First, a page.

Finding the Fight: the Trump Challenges as They are Today

One of the biggest challenges in writing about the new administration is the rapid pace at which everything changes. No sooner is the research wrapped than it becomes dated and irrelevant. The past few weeks have brought a new reality and the events that define that reality are already set in stone. Depending on which side your opinions fall, you may or may not agree with your neighbor, your husband or even the Twitter handles you follow. Here are a few things that aren’t likely to fade into the background anytime soon.

The incredulous insistence of the president regarding wiretapping has taken on new meaning. After weeks of going back and forth about whether he has any kind of secretly recorded media of his meetings or conversations, he finally pulls back and says he has nothing. By my count, he’s not only wrongly accused the previous president of wiretapping him, but he also wrongly accused himself of wiretapping…himself.

Healthcare

The new healthcare plans have been hashed out, argued, debated and picked apart by every media outlet in the country over the past 48 hours. Keep in mind, for all the bickering and tweeting and debating, this bill is not likely to pass as there are at least five Republicans who’ve been vocal about the shortcomings of the bill. If just two Republicans opt to vote the bill down, it quickly becomes a has-been and a waste of time. Some have laughed at what’s included in this latest version. Here are a few of the biggest obstacles:

Medicare’s going to take a hit. They can dance around it and sugar coat it, but most are saying a hit between 15 and 20 percent reduction of services is how it shakes out. As the bill stands now, it’s a kick in the teeth to those who depend on these programs. AARP estimates 17 million older and/or poverty-stricken Americans will lose with this bill if it’s passed as-is. Just like the House bill a few weeks ago, many groups have come out against this latest effort, including many nursing and physician organizations.

As it stands (and the figures differ somewhat, though not substantially) around 500,000 veterans will lose Medicaid coverage.

Some media outlets are now saying the Senate decided at the last minute to include penalties, similar to the Obama tax, on those who have no coverage at all.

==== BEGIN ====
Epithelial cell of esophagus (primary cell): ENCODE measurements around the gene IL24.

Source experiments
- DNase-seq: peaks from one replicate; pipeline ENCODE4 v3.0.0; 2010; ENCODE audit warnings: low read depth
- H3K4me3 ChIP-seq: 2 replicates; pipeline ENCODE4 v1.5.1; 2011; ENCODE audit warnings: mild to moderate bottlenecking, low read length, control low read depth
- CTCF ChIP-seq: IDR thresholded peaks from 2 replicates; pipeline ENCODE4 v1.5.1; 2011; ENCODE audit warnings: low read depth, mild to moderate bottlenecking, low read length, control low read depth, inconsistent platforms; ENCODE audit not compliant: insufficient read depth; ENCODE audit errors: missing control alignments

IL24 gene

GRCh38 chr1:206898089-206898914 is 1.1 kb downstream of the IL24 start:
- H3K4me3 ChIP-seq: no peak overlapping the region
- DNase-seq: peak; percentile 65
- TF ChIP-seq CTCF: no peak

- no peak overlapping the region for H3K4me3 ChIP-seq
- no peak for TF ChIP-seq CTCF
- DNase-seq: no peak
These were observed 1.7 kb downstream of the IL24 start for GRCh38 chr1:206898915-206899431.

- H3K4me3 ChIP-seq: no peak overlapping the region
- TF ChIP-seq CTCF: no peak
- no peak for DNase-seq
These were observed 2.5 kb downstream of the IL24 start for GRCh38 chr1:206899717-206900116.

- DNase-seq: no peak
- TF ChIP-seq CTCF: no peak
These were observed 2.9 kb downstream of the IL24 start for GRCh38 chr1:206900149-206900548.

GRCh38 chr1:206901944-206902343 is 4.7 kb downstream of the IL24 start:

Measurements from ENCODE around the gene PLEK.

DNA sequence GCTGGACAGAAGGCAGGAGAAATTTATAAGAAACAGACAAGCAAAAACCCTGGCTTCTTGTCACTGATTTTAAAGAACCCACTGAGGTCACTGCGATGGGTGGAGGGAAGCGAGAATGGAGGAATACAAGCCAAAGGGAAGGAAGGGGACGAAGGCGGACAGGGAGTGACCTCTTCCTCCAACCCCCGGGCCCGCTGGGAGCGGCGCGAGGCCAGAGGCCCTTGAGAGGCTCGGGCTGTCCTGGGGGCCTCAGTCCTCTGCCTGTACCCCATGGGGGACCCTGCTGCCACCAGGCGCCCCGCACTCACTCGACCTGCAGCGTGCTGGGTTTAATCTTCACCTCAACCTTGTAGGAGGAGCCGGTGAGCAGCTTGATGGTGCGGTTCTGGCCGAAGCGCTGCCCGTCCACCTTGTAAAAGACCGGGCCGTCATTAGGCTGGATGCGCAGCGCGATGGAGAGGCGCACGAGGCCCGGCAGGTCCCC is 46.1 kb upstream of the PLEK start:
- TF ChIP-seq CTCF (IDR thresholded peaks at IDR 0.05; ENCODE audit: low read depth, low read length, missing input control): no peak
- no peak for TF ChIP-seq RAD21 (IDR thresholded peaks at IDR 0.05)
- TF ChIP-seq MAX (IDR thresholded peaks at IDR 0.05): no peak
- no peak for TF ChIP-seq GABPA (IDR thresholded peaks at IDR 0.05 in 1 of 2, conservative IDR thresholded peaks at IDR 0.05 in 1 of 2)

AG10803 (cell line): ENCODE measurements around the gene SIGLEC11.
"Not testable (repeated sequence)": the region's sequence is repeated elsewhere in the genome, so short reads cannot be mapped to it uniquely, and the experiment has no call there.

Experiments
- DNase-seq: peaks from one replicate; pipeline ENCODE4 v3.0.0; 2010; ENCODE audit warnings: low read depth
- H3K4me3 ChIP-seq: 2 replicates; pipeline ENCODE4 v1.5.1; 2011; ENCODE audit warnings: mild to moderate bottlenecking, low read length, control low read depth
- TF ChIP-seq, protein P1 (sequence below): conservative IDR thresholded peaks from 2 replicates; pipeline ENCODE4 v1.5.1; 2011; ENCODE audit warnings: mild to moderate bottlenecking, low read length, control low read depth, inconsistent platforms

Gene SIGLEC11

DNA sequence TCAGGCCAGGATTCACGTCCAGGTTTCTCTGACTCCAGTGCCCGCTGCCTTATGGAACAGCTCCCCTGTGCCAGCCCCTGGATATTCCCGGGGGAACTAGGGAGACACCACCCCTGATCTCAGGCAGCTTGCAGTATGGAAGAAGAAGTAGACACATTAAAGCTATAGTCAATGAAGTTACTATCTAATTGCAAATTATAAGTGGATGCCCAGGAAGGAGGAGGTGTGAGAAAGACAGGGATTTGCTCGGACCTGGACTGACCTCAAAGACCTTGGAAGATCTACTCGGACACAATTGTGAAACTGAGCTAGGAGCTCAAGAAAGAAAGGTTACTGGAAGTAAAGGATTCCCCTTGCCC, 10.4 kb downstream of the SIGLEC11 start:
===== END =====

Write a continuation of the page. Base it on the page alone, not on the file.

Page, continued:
The Senate bill will also likely be to updated to reflect a six month suspension from coverage if even one insurance premium is not paid on time. That’s not been cemented, but there’s no doubt it’s going to be heated if it comes full circle.

Jobs

At the end of November, 2016, Carrier announced it had reached an agreement, courtesy of President-elect Trump’s negotiations, to keep nearly 1,000 jobs in Indianapolis, IN. One worker told Fortune, “I just couldn’t believe that this guy, all this stuff he said the whole campaign—he’s not even president yet and he worked on this deal with the company. I’m just in shock. A lot of the workers are in shock. We can’t believe something good finally happened to us. It felt like a victory for the little people.”

This week, those same workers learned their jobs were being relocated to Monterrey, Mexico.

In South Carolina, Trump was able to round up support – and votes – by striking a deal with Boeing to keep jobs in the state. He claimed success and said those workers’ jobs were safe.

This week, those same workers learned their last day at the Boeing plant will be August 25th.

Qatar

On June 9th, the president accused Qatar of being a “high level sponsor of terrorism”. On June 14th, he announced a newly-inked deal with Qatar, worth $12 billion, that would provide several fighter jets to the country.

Of course, this barely scratches the surface, but these topics are sure to remain front and center in the coming days. In the meantime, I’m working on an executive orders list of what’s been passed, what’s worked and what’s failed. I’m trying to figure out how to ensure it remains a living document, of sorts, with updates. I’m open for suggestions if anyone wants to toss any my way.

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Did Obama Admin Just Sell Out the Military?

No one doubts the seriousness of the Iran nuclear deal; the problem is, few believe the U.S. has found a way to lead the rest of the world in accomplishing it. No one, with the exception of Secretary of the State John Kerry, Defense Secretary Ash Carter and the rest of the Obama Administration, believes the solution presented is the solution that prevails.